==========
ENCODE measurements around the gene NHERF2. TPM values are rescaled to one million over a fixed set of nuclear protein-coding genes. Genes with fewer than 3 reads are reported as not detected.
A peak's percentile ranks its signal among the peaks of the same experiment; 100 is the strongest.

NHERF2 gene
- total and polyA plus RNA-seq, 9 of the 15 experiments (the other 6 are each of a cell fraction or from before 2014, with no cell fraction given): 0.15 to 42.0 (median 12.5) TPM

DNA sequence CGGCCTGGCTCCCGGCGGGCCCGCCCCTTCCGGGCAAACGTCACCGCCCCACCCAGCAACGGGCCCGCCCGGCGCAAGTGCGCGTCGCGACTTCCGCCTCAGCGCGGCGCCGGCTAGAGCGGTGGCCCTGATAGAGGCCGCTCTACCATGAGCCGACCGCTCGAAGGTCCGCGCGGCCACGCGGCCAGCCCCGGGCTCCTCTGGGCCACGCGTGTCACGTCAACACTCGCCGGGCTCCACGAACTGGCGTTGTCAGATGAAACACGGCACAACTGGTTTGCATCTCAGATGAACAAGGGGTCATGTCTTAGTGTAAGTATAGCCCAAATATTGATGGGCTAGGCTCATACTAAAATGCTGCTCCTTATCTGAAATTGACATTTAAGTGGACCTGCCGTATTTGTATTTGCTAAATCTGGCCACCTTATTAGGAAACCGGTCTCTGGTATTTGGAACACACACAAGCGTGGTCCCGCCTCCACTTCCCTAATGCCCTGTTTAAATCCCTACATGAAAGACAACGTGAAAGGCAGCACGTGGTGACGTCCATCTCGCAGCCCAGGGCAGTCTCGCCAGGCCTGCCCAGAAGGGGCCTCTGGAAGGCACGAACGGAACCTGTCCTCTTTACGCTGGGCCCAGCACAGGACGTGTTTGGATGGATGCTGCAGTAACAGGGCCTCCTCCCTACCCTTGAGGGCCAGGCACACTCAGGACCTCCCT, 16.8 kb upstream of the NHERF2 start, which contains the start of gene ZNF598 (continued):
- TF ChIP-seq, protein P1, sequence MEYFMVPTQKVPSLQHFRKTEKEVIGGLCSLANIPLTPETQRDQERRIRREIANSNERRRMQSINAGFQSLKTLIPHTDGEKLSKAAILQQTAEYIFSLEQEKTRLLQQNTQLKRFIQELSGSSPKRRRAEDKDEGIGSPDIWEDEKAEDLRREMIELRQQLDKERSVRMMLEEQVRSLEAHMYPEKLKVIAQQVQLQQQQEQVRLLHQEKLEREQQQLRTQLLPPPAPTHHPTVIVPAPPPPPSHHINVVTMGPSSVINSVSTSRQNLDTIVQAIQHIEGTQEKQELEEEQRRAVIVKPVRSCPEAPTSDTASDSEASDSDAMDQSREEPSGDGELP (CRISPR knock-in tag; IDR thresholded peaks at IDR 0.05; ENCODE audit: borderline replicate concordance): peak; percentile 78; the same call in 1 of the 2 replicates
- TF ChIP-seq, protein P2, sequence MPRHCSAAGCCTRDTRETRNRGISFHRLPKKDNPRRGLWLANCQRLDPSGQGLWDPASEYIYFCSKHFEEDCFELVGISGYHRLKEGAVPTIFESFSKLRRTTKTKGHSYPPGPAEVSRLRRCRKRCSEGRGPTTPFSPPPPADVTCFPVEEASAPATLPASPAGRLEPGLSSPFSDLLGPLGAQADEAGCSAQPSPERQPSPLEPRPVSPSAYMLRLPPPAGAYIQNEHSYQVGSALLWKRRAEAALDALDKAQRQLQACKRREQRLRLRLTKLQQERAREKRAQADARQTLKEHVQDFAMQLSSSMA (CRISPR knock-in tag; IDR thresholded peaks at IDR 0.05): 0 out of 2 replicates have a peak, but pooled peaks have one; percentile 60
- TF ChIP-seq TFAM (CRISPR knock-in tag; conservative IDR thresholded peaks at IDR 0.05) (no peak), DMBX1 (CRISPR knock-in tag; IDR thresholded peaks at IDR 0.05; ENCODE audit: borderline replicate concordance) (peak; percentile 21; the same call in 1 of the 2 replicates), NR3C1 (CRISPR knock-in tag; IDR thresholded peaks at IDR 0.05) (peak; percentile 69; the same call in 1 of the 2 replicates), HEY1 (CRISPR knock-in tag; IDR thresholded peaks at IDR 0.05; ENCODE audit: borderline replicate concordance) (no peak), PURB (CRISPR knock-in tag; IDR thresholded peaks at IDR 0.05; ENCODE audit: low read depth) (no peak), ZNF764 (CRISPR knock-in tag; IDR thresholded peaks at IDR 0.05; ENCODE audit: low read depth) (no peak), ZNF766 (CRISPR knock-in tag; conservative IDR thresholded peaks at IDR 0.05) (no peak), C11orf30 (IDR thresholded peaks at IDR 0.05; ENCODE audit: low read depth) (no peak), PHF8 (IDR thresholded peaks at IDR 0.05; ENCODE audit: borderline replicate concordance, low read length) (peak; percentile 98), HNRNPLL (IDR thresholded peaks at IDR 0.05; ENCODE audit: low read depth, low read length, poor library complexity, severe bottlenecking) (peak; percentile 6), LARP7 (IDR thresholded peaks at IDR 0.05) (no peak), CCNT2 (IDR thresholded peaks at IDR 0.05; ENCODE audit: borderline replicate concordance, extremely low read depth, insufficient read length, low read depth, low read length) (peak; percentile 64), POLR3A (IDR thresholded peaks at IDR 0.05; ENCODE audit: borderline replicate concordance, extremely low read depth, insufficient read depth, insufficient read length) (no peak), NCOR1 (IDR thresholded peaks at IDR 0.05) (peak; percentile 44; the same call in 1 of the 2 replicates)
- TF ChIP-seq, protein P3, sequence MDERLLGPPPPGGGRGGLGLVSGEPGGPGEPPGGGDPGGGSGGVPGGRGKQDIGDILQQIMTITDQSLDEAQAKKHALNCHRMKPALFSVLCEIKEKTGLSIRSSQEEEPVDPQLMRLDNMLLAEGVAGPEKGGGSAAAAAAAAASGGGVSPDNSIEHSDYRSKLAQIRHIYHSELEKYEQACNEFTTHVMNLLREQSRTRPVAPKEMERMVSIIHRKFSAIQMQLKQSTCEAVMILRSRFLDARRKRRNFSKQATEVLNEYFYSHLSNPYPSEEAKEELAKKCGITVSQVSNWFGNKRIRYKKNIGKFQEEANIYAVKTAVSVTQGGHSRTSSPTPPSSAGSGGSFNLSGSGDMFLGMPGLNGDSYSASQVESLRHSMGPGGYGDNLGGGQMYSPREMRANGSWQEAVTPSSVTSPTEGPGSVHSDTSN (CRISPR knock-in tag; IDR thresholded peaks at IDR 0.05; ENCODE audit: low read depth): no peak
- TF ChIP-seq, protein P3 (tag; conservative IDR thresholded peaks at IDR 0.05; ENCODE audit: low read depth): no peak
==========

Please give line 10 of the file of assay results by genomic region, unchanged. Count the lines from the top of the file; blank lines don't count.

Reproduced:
- TF ChIP-seq, protein P3 (tag; conservative IDR thresholded peaks at IDR 0.05; ENCODE audit: low read depth): no peak